Fundamental research at the UIC Center for Pharmaceutical Biotechnology to be published this week in the journal Nature (May 24) could lead to the development of a new class of antibiotics to help combat the growing global health problem of antibiotic resistance.
Roughly two-thirds of all antibiotics kill bacteria by acting on ribosome. They penetrate bacteria and interfere with protein synthesis. Researchers only recently have begun to understand how these antibiotics work.
Alexander Mankin, associate professor of medicinal chemistry in the UIC College of Pharmacy, and his team have found that ribosome can remain functional even after alterations are made to the one nucleotide understood by researchers to be critical for catalytic activity. "The expectation was that if you made mutations at this nucleotide you would kill the ribosome and it no longer would be able to synthesize protein but, in fact, it still could," said Mankin. "We didn't believe it ourselves initially but several independent experiments confirmed our original finding."
This finding brings researchers closer to understanding how ribosome functions and contradicts the commonly held belief among scientists that ribosome functions as a chemical enzyme. It strongly suggests that chemical catalytic activity may not be essential for protein synthesis. Protein synthesis may come about spontaneously when ribosome positions substrates close together. This activity is called peptide bond formation.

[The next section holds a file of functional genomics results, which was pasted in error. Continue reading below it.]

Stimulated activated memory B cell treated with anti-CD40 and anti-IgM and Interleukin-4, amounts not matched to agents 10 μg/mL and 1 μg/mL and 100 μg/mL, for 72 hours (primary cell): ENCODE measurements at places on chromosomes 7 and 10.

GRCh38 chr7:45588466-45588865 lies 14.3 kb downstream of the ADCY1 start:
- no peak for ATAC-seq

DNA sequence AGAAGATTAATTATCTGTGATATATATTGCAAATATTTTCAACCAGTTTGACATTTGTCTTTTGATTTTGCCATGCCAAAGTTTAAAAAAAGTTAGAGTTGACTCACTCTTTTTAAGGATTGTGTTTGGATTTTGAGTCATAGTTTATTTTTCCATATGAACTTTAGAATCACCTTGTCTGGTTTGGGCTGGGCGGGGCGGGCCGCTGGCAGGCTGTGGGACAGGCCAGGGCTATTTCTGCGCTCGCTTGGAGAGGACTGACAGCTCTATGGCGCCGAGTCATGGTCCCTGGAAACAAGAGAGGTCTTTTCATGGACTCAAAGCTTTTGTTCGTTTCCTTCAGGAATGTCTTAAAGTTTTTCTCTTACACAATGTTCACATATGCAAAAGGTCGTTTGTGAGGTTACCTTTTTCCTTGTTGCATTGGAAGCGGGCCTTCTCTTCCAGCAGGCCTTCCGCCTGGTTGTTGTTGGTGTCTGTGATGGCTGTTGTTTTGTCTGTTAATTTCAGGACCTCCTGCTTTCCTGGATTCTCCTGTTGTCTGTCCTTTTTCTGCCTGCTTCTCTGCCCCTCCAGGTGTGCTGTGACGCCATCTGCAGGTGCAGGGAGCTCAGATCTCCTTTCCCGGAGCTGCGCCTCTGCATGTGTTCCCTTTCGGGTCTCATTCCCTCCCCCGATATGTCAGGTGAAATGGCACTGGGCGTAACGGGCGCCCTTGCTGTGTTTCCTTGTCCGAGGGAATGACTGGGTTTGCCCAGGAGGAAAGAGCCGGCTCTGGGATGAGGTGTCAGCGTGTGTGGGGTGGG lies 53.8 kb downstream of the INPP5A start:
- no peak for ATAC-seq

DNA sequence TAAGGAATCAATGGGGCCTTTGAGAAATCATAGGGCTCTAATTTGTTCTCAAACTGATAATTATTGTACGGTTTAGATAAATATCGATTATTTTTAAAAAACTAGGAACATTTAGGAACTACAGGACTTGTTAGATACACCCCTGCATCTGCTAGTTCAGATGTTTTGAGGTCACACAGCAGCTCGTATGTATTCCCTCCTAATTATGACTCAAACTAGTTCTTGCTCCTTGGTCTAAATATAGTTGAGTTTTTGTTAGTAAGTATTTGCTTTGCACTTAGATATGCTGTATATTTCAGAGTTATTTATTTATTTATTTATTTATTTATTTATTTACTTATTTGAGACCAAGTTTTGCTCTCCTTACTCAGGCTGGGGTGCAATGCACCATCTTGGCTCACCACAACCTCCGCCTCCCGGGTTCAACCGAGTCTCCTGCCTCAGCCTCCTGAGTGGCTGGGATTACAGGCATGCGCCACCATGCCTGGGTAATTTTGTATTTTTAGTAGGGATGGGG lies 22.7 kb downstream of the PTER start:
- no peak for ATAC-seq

Understanding how ribosome functions is likely to enable researchers to understand better how many antibiotics inhibit activity that is critical to bacterial growth.
This finding makes sense from an evolutionary perspective, Mankin says. According to the RNA world theory, life on this planet began as RNA molecules that reproduced without protein. Unlike modern cells in which proteins are catalysts of most chemical reactions, ancient ribosome probably was made of RNA, which is a poor chemical catalyst but efficient at binding substrates. Researchers do not yet understand the transition from RNA growth to modern cell growth, in which the reaction is catalyzed by protein. Though proteins have assumed many RNA functions, it still is RNA that promotes peptide bond formation.
The UIC team's finding suggests that drugs that interfere with binding of ribosomal substrates may block bacterial protein synthesis and, hence, be most effective against antibiotic-resistant bacteria.
The next step for Mankin's UIC laboratory is to determine whether ribosome can function without proteins. The UIC researchers are most interested in ribosomal RNA, in part because the main target of antibiotics that act on ribosome is not protein, but RNA.
The UIC laboratory is working to understand how ribosome works in general and how antibiotics that affect ribosome work.
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